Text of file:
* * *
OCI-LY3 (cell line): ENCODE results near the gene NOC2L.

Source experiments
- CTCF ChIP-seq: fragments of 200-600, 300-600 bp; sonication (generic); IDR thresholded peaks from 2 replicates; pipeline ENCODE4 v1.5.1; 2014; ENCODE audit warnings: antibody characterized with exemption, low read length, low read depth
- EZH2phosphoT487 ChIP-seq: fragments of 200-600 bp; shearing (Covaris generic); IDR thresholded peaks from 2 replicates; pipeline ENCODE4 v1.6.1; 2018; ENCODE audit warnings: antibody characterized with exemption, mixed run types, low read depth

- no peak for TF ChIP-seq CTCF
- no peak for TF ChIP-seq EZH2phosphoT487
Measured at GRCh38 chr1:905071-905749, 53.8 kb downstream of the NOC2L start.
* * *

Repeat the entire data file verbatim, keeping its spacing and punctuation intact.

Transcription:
OCI-LY3 (cell line): ENCODE results near the gene NOC2L.

Source experiments
- CTCF ChIP-seq: fragments of 200-600, 300-600 bp; sonication (generic); IDR thresholded peaks from 2 replicates; pipeline ENCODE4 v1.5.1; 2014; ENCODE audit warnings: antibody characterized with exemption, low read length, low read depth
- EZH2phosphoT487 ChIP-seq: fragments of 200-600 bp; shearing (Covaris generic); IDR thresholded peaks from 2 replicates; pipeline ENCODE4 v1.6.1; 2018; ENCODE audit warnings: antibody characterized with exemption, mixed run types, low read depth

- no peak for TF ChIP-seq CTCF
- no peak for TF ChIP-seq EZH2phosphoT487
Measured at GRCh38 chr1:905071-905749, 53.8 kb downstream of the NOC2L start.